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One of the problems most businesses face is competition from rival businesses.

If you offer a similar product or service to other businesses, can you really be that different?

In this article I’m going to talk about positioning and give you some simple exercises to help you position your business for greater success.

Who are your main competitors?

It’s a reasonable question, yet when I ask some of my copywriting clients they have no idea what the answer is.

So how do you find your competitors?

Most businesses have three main layers of competition. Here are three ways to find your competitors at each of the three levels:

Level 1: Enter your simplest business description into Google

For example, I might type Copywriter Leicester and Content writer Leicester

This is the simplest term people are going to use to find my business. The copywriters I find might be similar to me, but they may not be my closest competitors. To find those, I have to dig a little deeper.

Level 2: Enter your main services into Google

In this instance, I could type Creative copywriter Leicester and SEO copywriter Leicester.

This should bring up a list of copywriters offering the same services as me. These are closer competition.

Level 3: Enter your main USP into Google

For this one I might look at my specific niche. I could try Conceptual copywriter Leicester

If these are true USPs you should find less competition here.

Who are your ideal customers?

There are two main things to consider when determining your ideal customer: Demographics and Motivations.

Let’s have a look at those in more detail.

Demographics:

  • What is their age range?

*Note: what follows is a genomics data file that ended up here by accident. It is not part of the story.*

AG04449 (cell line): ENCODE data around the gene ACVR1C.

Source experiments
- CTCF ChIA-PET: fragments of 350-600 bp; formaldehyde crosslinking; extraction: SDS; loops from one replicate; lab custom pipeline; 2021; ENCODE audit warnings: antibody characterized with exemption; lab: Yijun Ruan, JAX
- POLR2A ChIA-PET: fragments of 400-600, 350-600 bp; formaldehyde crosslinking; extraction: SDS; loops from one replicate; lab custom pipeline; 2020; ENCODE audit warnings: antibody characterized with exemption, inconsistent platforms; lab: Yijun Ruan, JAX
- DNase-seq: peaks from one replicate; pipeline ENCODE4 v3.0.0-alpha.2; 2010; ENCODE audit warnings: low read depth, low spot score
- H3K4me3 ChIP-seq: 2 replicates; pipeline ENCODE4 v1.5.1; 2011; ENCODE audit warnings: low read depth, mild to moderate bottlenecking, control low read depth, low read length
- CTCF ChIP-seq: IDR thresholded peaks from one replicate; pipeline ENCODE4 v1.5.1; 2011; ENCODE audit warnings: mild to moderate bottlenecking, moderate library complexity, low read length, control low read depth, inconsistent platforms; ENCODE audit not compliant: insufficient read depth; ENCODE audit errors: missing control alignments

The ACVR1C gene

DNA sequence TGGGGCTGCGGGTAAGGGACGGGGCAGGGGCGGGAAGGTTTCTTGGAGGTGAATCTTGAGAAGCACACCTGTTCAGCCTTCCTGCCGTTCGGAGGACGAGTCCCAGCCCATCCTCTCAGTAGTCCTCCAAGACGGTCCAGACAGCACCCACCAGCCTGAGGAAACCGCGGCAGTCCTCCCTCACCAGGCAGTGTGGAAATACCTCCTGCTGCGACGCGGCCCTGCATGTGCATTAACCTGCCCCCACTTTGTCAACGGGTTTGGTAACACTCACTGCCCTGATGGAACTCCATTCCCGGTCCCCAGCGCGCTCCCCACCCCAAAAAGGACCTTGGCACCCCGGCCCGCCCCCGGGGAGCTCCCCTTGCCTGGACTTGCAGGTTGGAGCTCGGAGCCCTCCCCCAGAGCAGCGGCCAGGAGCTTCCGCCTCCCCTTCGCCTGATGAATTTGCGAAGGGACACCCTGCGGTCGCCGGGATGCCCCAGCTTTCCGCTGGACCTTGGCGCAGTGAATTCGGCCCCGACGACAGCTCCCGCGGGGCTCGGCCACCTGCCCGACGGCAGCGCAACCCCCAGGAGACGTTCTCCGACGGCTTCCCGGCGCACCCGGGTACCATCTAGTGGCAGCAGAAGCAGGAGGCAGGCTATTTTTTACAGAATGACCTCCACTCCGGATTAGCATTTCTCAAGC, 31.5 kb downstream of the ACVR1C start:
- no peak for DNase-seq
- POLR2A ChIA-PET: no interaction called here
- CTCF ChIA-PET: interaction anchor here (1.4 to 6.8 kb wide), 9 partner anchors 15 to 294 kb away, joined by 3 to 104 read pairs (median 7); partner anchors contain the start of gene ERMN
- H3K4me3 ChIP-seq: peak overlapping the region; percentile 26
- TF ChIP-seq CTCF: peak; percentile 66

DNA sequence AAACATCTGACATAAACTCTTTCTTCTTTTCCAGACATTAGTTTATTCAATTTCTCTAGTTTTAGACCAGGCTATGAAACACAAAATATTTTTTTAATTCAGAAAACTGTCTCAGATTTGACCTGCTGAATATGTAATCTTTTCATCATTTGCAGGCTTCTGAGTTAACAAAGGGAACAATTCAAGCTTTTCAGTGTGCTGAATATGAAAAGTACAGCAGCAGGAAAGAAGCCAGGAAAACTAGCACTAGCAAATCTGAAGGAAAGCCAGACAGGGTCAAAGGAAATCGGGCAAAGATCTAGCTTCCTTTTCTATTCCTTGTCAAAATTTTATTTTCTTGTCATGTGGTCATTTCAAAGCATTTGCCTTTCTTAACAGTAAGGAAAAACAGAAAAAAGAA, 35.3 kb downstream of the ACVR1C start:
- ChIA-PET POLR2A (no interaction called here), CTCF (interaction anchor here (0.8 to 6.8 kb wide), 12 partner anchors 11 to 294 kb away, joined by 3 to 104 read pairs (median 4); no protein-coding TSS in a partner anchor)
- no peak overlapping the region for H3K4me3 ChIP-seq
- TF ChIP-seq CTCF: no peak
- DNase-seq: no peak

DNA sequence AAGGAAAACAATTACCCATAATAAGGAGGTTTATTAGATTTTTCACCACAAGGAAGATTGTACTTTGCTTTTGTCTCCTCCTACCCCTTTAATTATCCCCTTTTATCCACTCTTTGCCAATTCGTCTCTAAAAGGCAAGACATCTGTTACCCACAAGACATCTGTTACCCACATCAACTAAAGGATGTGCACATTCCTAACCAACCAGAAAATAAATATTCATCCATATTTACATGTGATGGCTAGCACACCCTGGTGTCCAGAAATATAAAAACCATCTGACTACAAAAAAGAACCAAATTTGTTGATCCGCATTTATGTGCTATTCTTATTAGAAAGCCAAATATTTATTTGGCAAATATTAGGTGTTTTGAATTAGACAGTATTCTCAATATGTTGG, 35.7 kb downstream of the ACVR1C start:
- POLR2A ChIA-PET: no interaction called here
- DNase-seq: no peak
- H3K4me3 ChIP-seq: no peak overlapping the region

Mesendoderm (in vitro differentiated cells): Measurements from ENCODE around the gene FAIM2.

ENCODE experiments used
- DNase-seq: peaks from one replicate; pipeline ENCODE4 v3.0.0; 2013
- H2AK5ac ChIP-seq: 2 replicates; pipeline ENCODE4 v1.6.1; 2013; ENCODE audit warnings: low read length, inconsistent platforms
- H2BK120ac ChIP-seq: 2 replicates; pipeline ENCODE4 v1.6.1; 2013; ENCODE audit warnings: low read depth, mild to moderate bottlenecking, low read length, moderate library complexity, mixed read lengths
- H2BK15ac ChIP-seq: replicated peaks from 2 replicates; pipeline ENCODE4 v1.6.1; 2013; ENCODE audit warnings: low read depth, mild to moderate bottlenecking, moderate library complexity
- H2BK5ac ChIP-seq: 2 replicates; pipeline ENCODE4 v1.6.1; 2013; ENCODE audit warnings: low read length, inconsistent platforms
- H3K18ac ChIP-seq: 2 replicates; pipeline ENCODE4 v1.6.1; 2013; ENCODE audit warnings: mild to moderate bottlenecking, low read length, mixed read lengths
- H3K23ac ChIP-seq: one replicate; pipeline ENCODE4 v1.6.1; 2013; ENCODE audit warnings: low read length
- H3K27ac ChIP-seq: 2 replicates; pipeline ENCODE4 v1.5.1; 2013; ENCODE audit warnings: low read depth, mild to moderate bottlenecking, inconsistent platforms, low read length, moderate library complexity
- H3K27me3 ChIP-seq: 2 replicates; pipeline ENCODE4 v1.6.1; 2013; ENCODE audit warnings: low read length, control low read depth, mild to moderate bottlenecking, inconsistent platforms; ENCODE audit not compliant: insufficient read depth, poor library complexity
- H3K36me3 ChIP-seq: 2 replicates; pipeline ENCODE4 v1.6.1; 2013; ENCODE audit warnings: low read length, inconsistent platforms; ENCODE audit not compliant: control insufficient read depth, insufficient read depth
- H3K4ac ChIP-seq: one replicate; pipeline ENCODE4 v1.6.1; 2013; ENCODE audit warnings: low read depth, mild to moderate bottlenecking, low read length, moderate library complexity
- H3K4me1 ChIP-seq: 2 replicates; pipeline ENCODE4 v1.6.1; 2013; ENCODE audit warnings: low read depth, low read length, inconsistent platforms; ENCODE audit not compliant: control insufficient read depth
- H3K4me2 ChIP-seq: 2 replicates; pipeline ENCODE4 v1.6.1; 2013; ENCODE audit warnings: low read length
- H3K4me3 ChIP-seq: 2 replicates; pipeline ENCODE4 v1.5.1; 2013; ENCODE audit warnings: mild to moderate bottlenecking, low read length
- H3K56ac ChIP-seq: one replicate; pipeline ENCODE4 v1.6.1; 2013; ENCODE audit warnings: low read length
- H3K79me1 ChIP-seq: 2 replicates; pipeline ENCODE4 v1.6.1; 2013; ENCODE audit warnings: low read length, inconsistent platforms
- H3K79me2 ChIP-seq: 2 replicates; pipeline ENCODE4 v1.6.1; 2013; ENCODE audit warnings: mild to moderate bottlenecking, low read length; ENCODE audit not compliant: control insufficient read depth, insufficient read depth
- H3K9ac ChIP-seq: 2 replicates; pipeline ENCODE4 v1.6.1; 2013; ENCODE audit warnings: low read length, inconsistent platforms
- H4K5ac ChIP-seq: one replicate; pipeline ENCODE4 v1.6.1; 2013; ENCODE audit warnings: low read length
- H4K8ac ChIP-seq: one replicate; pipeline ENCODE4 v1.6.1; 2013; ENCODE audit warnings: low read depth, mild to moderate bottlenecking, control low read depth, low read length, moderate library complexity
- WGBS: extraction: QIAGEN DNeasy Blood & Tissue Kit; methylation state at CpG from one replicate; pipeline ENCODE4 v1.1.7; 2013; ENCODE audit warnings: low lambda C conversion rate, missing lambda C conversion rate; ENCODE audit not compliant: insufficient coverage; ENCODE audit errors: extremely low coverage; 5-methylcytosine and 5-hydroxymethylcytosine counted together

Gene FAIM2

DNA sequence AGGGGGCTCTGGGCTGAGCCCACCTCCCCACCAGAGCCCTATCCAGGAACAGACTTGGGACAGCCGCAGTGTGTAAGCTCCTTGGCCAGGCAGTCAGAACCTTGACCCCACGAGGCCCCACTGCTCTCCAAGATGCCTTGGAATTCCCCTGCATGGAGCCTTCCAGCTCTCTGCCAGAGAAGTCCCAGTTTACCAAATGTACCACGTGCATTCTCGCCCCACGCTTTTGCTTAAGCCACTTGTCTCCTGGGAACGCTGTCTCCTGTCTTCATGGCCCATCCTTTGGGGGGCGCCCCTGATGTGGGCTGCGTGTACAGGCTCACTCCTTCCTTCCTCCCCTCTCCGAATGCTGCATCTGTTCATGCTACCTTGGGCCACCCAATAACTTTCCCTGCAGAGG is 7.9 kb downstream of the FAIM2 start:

• What is their gender?
  • Where are they based geographically?
  • What is their level of education?
  • What is their occupation?
  • What is their marital/family situation?
  • What is their income?

Motivations:

  • What needs do they have?
  • What problems are they looking to solve?
  • What benefits are they looking for?
  • What is most important to them?
  • What factors will influence their purchasing decision?
  • When are they most likely to buy your product/service?

How do you fit in?

Once you have determined your competition and ideal customer, you can start to figure out how your business fits in and, more importantly, how you can make it stand out.

There are three main things to look at.

1. Look at your competitors

  • What are they offering?
  • How are they selling their proposition?
  • How are they talking to their customers?
  • Who are they selling to?
  • What can you identify as their main strengths and weaknesses?

2. Look at your customers

  • Where are you looking for them?
  • How will they find you?
  • What reason do they have to choose you over your competitors?

3. Look at your own business

  • In what ways are you the same as your competitors?
  • How are you different to/better than your competitors?
  • What wants/needs do your customers have that your competitors are not addressing/satisfying?
  • What other skills/resources could you bring in to the mix?

What to do next

These exercises should help you to identify where the gaps are and how you can refine or adapt your proposition to fill them.

If you need some help to decide how best to use the information, I can help.

I’m a creative copywriter who helps brands achieve greater success by using positioning as a differentiator.

To find out more and get in touch, please visit my main website.

Image by: Todd MacDonald from Pixabay